This study has several limitations. Firstly, self-reported dyspnea was not measured, and it would have been interesting to confront dyspnea and MV-RDOS performances to predict SBT outcomes. However, MV-RDOS strongly correlates with dyspnea [22] and contrarily to self-reported dyspnea (unidimensional assessment of dyspnea intensity by numerical rating scales), MV-RDOS integrates the multiple dimensions of respiratory suffering and could be reach in every patient irrespective of their self-report capabilities. Secondly, this study was conducted exclusively in patients who already failed at least one SBT since these patients represented a priori greater clinical challenge. This limits the generalizability of our results and further studies are warranted in patients who never attempt yet a SBT. Thirdly, RSBI median values in our study were lower than that reported in the princeps study by Tobin et al., but in this study simple-to-wean patients were included, RSBI predicted extubation failure (not SBT failure) and currently median RSBI value in patients who failed the SBT is around 85 [37]. Fourthly, although MV-RDOS provide standardization in clinical assessment of respiratory distress, assessment of facial expression of fear and paradoxical motion of the abdomen during inspiration may vary between observers. Inter-rater reliability has not been assessed in this exploratory study. Finally, RSBI provided also good performances to predict SBT outcomes and contrarily to the MV-RDOS its assessment is entirely objective. However, beyond the prediction of the SBT outcome, the MV-RDOS allows to identify or strongly suspect a major patient-centered outcome—dyspnea—and when appropriate, to treat it. Conversely, and to the best of our knowledge, RSBI values has never been proposed to infer clinically important dyspnea in critically ill patients receiving invasive mechanical ventilation.


MV-RDOS, an observational clinical corollary to dyspnea might be useful to refine readiness-to-wean criteria. In patient who entered in a SBT, the MV-RDOS might be useful also for early SBT discontinuation in those who will certainly failed the SBT, minimizing exposition to unnecessary respiratory suffering and its associated burden. Such clinical approach may be integrated in a more general goal of care centered on patient comfort and limiting traumatic experience of the ICU stay [28]. Performance and inter-rater reliability of the MV-RDOS in predicting SBT outcome should be confirmed in multicenter study.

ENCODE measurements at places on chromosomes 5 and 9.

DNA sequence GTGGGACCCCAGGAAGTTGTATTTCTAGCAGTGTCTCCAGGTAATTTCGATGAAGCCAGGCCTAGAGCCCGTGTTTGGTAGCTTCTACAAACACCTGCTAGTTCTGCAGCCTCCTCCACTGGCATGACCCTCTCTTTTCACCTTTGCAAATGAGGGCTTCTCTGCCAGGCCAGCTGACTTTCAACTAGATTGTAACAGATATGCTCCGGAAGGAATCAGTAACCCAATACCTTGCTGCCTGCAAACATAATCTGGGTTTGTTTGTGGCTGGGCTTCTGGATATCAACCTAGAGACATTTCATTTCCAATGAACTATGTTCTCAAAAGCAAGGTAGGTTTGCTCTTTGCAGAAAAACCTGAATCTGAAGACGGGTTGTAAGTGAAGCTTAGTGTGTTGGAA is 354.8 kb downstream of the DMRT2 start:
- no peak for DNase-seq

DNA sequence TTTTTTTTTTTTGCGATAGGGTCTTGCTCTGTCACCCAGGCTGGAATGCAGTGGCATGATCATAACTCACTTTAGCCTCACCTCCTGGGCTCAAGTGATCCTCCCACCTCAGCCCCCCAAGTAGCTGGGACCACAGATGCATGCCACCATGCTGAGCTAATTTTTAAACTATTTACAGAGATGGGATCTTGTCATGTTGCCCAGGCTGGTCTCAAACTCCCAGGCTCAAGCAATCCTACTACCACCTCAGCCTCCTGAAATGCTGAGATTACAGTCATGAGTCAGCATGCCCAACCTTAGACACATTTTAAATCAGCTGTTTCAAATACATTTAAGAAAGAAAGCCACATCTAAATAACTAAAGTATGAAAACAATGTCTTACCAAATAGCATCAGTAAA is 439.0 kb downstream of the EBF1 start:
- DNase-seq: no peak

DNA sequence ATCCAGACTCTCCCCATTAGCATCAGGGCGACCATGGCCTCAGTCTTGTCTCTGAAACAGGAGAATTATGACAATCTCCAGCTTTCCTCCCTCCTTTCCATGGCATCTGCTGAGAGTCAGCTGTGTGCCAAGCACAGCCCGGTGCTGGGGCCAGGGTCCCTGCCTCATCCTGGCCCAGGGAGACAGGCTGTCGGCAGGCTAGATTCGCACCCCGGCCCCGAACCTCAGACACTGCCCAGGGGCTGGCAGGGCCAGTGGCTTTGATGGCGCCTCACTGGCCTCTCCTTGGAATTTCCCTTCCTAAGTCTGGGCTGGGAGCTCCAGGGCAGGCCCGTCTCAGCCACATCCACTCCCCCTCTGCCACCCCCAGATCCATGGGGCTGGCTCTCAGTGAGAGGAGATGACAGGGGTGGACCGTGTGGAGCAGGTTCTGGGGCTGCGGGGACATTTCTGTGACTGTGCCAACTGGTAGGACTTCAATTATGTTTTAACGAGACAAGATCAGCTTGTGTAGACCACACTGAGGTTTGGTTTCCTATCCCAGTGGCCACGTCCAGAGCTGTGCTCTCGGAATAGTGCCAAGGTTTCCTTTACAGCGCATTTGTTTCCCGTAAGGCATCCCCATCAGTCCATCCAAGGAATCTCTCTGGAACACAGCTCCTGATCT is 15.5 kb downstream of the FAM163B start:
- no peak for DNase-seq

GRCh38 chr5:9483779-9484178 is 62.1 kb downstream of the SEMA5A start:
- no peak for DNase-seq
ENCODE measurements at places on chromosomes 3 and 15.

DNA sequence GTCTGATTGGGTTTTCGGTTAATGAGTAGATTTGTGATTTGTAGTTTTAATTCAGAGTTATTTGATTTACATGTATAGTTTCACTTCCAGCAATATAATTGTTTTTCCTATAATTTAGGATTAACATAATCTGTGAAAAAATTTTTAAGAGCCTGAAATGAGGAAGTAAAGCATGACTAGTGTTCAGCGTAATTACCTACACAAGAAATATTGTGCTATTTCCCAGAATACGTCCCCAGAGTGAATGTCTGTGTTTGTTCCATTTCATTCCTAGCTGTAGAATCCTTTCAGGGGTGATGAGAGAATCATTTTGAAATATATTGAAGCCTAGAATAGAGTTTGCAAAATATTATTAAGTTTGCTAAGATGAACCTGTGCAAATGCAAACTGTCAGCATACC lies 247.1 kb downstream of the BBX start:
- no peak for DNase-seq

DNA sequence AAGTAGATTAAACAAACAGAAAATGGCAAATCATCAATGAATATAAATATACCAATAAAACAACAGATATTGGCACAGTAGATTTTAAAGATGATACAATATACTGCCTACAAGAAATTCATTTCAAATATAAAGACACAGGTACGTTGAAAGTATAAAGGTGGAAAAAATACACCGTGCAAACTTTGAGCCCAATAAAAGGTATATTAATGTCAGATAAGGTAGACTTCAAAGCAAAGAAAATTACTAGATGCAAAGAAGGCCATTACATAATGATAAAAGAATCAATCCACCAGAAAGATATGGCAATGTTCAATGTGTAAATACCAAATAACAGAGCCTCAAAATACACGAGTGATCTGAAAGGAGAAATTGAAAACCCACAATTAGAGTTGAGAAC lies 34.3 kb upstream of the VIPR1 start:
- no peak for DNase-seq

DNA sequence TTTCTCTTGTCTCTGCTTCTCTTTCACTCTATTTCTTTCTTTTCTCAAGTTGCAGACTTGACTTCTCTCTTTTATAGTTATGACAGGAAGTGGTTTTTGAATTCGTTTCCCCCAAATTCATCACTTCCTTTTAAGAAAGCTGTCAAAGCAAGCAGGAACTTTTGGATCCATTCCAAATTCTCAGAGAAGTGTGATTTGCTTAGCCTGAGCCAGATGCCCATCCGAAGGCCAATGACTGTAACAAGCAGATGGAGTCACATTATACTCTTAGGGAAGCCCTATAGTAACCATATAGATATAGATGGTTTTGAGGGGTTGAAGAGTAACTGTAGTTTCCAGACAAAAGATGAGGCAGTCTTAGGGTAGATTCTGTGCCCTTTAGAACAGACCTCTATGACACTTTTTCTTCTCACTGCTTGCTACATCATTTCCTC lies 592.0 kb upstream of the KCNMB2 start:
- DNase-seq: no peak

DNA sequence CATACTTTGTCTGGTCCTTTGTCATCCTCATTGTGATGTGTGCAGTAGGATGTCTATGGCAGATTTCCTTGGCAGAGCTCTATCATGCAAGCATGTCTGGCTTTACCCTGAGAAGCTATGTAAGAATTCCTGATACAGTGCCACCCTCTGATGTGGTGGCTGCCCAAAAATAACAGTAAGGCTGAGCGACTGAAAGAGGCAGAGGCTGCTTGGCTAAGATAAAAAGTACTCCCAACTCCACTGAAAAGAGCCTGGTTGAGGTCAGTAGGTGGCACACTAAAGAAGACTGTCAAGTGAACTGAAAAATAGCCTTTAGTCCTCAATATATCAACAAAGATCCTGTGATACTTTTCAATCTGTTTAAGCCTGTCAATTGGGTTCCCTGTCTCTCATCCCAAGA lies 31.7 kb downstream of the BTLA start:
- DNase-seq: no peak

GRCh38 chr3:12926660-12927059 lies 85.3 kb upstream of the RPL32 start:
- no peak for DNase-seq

Availability of data and materials

The datasets analyzed during the current study are available from the corresponding author on reasonable request.



Area under the curve


Confidence interval


Chronic obstructive pulmonary disease


Respiratory rate


Intensive care unit


Mechanical Ventilation—Respiratory Distress Observation Scale


Odds ratio


Receiver operating curve


Rapid shallow breathing index


Simplified acute physiology score II


Spontaneous breathing trial


Sequential Organ Failure Assessment


Expired tidal volume


  1. Boles JM, Bion J, Connors A, et al. Weaning from mechanical ventilation. Eur Respir J. 2007;29:1033–56.

    Article  Google Scholar 

  2. Ely EW, Baker AM, Dunagan DP, et al. Effect on the duration of mechanical ventilation of identifying patients capable of breathing spontaneously. N Engl J Med. 1996;335:1864–9.

    Article  CAS  Google Scholar 

  3. Cappati KR, Tonella RM, Damascena AS, et al. Interobserver agreement rate of the spontaneous breathing trial. J Crit Care. 2013;28:62–8.

    Article  Google Scholar 

  4. Thille AW, Boissier F, Ben Ghezala H, et al. Risk factors for and prediction by caregivers of extubation failure in ICU patients: a prospective study. Crit Care Med. 2015;43:613–20.

    Article  Google Scholar 

  5. Béduneau G, Pham T, Schortgen F, et al. Epidemiology of weaning outcome according to a new definition. The WIND study. Am J Respir Crit Care Med. 2017;195:772–83.

    Article  Google Scholar 

  6. Tobin MJ. Extubation and the myth of “minimal ventilator settings.” Am J Respir Crit Care Med. 2012;185:349–50.

    Article  Google Scholar 

  7. Perren A, Previsdomini M, Llamas M, et al. Patients’ prediction of extubation success. Intensive Care Med. 2010;36:2045–52.

    Article  Google Scholar 

  8. Parshall MB, Schwartzstein RM, Adams L, et al. An official American Thoracic Society statement: update on the mechanisms, assessment, and management of dyspnea. Am J Respir Crit Care Med. 2012;185:435–52.

    Article  Google Scholar 

  9. Lansing RW, Gracely RH, Banzett RB. The multiple dimensions of dyspnea: review and hypotheses. Respir Physiol Neurobiol. 2009;167:53–60.

    Article  Google Scholar 

  10. Purro A, Appendini L, De Gaetano A, et al. Physiologic determinants of ventilator dependence in long-term mechanically ventilated patients. Am J Respir Crit Care Med. 2000;161:1115–23.

    Article  CAS  Google Scholar